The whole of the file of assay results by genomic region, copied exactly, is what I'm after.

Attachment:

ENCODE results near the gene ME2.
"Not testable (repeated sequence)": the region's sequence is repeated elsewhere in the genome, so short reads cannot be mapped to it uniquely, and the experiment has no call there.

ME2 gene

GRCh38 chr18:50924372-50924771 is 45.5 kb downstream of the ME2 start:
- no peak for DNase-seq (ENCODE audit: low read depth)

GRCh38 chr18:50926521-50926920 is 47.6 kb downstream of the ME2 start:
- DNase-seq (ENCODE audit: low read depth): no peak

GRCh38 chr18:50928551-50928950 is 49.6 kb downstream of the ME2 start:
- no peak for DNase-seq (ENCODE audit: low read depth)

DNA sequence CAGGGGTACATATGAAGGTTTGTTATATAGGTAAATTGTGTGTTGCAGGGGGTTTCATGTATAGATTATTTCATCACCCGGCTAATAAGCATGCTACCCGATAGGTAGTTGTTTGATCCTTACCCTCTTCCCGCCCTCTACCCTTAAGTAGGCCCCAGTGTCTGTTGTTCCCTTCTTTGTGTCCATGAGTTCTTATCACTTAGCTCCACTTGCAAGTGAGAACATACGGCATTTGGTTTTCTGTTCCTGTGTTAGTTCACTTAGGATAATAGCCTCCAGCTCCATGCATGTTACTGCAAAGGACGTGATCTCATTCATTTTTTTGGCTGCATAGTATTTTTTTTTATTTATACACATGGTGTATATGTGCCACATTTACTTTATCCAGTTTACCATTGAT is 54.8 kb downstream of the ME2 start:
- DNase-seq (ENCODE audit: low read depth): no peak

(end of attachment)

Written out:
ENCODE results near the gene ME2.
"Not testable (repeated sequence)": the region's sequence is repeated elsewhere in the genome, so short reads cannot be mapped to it uniquely, and the experiment has no call there.

ME2 gene

GRCh38 chr18:50924372-50924771 is 45.5 kb downstream of the ME2 start:
- no peak for DNase-seq (ENCODE audit: low read depth)

GRCh38 chr18:50926521-50926920 is 47.6 kb downstream of the ME2 start:
- DNase-seq (ENCODE audit: low read depth): no peak

GRCh38 chr18:50928551-50928950 is 49.6 kb downstream of the ME2 start:
- no peak for DNase-seq (ENCODE audit: low read depth)

DNA sequence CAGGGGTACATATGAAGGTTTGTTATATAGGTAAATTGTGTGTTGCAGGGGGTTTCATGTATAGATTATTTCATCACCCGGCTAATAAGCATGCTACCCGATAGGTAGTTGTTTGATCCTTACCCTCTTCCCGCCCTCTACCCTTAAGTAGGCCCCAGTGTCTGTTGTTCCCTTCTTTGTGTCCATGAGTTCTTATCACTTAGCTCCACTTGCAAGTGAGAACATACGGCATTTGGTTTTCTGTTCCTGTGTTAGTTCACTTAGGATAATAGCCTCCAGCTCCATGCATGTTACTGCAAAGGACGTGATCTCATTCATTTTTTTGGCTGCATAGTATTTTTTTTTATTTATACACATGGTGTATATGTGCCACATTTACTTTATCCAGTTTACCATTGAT is 54.8 kb downstream of the ME2 start:
- DNase-seq (ENCODE audit: low read depth): no peak